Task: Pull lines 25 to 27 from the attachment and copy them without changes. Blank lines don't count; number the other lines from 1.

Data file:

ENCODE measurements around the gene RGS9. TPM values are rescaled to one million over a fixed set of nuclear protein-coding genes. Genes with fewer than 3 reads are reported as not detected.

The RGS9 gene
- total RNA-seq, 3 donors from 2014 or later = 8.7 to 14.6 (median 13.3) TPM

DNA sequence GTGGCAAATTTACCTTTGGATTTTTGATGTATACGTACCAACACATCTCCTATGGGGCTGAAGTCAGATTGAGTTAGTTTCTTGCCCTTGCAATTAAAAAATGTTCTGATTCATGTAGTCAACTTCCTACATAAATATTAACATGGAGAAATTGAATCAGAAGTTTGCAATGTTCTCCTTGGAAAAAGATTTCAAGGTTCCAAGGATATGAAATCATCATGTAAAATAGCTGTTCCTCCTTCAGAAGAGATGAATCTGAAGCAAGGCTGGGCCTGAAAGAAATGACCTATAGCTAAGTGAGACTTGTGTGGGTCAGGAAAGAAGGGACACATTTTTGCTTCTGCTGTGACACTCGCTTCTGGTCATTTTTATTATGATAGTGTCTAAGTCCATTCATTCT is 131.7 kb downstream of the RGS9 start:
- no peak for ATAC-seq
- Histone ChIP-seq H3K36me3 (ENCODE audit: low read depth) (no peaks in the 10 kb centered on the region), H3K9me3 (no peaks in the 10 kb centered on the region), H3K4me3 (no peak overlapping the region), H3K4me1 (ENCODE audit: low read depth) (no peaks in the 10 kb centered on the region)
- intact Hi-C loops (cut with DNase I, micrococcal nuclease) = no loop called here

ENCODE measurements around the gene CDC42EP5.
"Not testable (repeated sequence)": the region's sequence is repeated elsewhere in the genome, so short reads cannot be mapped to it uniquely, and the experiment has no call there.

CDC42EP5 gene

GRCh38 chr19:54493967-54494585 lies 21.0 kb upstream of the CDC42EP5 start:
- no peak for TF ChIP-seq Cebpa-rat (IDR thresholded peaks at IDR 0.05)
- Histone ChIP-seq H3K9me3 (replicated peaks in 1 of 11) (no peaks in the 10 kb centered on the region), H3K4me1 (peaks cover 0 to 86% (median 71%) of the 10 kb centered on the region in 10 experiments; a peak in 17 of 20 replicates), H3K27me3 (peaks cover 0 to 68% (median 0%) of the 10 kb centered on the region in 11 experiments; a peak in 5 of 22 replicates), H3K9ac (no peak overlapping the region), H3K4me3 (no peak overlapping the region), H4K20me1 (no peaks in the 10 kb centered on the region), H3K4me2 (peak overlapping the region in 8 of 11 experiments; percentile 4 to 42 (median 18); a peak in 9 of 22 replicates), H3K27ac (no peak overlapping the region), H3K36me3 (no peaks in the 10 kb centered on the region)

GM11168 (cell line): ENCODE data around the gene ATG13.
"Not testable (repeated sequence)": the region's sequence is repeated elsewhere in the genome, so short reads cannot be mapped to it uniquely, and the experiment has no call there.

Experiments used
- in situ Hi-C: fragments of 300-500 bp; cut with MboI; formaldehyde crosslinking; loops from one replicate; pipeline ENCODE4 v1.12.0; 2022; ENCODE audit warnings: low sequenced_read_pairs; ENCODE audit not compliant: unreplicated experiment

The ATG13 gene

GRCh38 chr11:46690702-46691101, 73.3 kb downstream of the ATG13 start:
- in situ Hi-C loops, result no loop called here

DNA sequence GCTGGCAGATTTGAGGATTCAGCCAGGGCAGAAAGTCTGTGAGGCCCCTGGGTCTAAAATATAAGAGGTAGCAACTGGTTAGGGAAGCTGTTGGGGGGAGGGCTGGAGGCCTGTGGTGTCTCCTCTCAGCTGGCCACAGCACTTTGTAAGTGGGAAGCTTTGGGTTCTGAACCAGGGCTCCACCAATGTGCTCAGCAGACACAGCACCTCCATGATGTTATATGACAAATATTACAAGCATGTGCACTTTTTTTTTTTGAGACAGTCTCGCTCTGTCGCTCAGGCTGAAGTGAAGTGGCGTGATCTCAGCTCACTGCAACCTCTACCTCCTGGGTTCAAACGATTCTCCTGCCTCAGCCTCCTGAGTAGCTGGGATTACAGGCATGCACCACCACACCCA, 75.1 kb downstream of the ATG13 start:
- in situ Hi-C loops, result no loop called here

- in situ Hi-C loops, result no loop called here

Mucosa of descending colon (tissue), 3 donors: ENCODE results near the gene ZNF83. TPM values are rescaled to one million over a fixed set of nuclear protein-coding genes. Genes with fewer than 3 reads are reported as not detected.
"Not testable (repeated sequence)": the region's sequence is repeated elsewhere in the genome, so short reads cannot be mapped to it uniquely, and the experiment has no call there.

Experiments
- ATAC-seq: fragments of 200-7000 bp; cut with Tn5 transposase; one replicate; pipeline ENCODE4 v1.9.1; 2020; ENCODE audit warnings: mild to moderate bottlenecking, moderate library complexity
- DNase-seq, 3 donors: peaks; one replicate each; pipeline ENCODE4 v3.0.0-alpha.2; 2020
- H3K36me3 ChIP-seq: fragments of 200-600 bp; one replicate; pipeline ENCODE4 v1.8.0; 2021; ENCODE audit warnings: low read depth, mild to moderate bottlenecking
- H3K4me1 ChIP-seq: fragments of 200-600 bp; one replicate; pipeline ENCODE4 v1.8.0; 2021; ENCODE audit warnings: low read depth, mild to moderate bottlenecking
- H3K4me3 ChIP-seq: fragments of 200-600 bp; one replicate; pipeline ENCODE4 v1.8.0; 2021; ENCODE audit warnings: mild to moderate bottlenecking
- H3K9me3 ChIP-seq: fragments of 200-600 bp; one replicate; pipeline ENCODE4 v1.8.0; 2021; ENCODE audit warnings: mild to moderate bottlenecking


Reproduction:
"Not testable (repeated sequence)": the region's sequence is repeated elsewhere in the genome, so short reads cannot be mapped to it uniquely, and the experiment has no call there.

Experiments
- ATAC-seq: fragments of 200-7000 bp; cut with Tn5 transposase; one replicate; pipeline ENCODE4 v1.9.1; 2020; ENCODE audit warnings: mild to moderate bottlenecking, moderate library complexity